Looking Back To Virtually Normal

Maria Popova gives my early writing on the politics of homosexuality – from 1993 on – the classic Brain Pickings treatment. I met Maria at a recent PaidContent panel and immediately fell in love with her – not sexually, of course, but as kindred spirit. She still retains the spirit and energy of the early blogosphere – because she does what she does because she loves it. That’s all. No pageview counting, no SEO gaming, no “sponsored content” shenanigans – just her enthusiasm for reading writers. Yep: writers. Not content-producers. Writers.

One way of looking at my first book – written in 1994, when I thought I might have only a few years left – is to look at how the discourse has changed on homosexuality since then – and especially how the core issues of the military and marriage made possible a new paradigm for gay equality. This was fiercely resisted at the time by many in the gay movement itself, and I became something of a pariah. Eventually, they got it.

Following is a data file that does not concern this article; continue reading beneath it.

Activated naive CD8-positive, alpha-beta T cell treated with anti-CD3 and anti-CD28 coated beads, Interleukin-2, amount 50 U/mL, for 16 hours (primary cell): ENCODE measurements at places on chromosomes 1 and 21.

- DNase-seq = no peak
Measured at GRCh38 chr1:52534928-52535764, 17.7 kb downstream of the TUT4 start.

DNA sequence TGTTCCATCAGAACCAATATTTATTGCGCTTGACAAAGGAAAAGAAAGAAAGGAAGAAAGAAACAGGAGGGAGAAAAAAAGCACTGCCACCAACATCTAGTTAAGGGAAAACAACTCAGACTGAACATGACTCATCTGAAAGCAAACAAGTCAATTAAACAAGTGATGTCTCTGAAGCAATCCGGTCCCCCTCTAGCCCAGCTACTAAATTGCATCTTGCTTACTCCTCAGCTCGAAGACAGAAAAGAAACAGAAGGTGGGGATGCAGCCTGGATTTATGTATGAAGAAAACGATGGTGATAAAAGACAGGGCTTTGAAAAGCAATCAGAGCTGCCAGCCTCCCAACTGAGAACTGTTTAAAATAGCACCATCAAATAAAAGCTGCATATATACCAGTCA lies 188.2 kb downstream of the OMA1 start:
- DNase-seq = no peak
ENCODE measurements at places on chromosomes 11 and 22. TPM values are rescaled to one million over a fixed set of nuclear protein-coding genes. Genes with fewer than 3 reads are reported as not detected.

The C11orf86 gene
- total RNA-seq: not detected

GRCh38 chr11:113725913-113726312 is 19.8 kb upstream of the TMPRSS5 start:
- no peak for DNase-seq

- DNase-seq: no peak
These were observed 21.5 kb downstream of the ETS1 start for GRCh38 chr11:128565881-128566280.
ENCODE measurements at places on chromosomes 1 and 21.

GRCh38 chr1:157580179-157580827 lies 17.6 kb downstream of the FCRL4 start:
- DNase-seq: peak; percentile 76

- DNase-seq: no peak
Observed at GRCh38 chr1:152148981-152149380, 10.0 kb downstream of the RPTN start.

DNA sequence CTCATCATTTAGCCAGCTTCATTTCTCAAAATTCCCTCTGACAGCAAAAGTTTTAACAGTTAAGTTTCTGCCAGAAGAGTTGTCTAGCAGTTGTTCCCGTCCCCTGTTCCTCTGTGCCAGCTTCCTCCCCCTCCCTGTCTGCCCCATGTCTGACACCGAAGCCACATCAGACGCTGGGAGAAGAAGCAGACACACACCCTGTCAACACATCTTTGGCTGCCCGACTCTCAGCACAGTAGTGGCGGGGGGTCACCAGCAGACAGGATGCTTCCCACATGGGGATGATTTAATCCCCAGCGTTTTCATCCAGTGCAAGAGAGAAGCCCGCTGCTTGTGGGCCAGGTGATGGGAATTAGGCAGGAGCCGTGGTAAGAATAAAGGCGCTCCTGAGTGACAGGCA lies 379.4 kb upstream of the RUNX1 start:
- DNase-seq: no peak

Here’s Gallup’s long graph of political change:


Basically, we have close to doubled the number of Americans backing marriage equality in around two decades. It is hard to think of a more successful persuasive strategy. And it’s because of that success, grounded now in democratic decision-making, and in the strong empathy of many straight friends, family and co-workers, that we now have almost 12 states with marriage equality and the federal prohibition on its last legs. Opposition has never polled lower and support has never polled higher.

I find this evidence for not wanting the Supreme Court to pre-empt this long democratic deliberation. Yes, ensure that the federal government returns to its traditional role as deferrer to states when it comes to what a civil marriage license is. But then be patient. Better to win by hearts and minds, as we are, than to cut off that process and give opponents a genuine reason to cry foul.